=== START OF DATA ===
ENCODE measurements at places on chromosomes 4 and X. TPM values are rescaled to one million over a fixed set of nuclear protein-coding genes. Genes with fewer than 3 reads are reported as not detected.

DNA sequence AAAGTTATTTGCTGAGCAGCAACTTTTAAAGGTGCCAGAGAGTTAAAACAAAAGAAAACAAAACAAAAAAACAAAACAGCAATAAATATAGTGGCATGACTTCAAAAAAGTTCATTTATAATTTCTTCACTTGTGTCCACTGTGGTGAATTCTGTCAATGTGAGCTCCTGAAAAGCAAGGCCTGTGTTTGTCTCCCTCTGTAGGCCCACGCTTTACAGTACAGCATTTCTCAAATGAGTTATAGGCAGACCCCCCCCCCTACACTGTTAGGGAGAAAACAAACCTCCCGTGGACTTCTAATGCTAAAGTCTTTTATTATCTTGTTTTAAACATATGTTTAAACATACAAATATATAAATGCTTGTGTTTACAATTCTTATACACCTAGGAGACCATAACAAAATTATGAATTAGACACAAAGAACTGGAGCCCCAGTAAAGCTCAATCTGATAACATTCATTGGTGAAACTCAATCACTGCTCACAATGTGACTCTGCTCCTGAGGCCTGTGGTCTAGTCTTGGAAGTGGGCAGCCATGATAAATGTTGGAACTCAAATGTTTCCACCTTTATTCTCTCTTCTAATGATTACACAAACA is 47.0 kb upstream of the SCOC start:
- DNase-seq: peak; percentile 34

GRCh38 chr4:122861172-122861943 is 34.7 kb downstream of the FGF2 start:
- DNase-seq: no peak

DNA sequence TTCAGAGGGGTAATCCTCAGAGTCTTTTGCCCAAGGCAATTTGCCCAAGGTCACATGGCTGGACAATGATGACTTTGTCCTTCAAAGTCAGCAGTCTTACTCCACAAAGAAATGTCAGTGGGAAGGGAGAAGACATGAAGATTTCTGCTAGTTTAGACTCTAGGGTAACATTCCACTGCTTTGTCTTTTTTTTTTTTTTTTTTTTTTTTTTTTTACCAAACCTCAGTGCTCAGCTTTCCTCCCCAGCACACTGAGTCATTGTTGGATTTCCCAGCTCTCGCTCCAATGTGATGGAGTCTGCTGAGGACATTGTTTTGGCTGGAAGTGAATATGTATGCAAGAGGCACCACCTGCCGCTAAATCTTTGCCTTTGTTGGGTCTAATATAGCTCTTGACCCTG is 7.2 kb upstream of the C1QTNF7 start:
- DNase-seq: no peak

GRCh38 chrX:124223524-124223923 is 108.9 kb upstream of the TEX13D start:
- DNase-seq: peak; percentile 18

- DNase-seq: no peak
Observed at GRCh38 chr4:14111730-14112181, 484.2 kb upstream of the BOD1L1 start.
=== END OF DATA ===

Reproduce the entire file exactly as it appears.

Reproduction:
ENCODE measurements at places on chromosomes 4 and X. TPM values are rescaled to one million over a fixed set of nuclear protein-coding genes. Genes with fewer than 3 reads are reported as not detected.

DNA sequence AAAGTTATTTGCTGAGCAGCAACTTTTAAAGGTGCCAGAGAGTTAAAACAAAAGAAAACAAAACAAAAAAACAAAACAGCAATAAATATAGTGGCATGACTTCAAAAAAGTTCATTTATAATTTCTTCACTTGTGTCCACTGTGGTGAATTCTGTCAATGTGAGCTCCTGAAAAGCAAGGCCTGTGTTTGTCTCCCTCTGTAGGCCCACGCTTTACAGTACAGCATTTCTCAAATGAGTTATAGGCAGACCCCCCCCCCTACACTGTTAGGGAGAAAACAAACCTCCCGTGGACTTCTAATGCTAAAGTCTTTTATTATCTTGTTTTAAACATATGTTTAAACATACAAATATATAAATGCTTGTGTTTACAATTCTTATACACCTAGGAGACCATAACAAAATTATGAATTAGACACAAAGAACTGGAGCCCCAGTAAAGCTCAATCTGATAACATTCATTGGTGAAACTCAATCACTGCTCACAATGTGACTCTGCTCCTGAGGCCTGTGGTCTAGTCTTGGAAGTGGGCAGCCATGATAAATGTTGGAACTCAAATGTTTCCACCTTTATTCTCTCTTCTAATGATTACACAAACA is 47.0 kb upstream of the SCOC start:
- DNase-seq: peak; percentile 34

GRCh38 chr4:122861172-122861943 is 34.7 kb downstream of the FGF2 start:
- DNase-seq: no peak

DNA sequence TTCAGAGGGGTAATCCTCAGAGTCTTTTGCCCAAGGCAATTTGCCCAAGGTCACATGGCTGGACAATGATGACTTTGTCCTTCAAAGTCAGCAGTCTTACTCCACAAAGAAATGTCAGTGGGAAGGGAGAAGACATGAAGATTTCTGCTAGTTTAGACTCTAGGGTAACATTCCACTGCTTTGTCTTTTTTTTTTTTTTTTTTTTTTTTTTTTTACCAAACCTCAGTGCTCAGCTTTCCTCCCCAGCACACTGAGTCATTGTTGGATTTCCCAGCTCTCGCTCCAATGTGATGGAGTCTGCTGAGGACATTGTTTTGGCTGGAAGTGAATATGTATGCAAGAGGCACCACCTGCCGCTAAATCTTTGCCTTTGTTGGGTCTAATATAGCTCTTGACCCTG is 7.2 kb upstream of the C1QTNF7 start:
- DNase-seq: no peak

GRCh38 chrX:124223524-124223923 is 108.9 kb upstream of the TEX13D start:
- DNase-seq: peak; percentile 18

- DNase-seq: no peak
Observed at GRCh38 chr4:14111730-14112181, 484.2 kb upstream of the BOD1L1 start.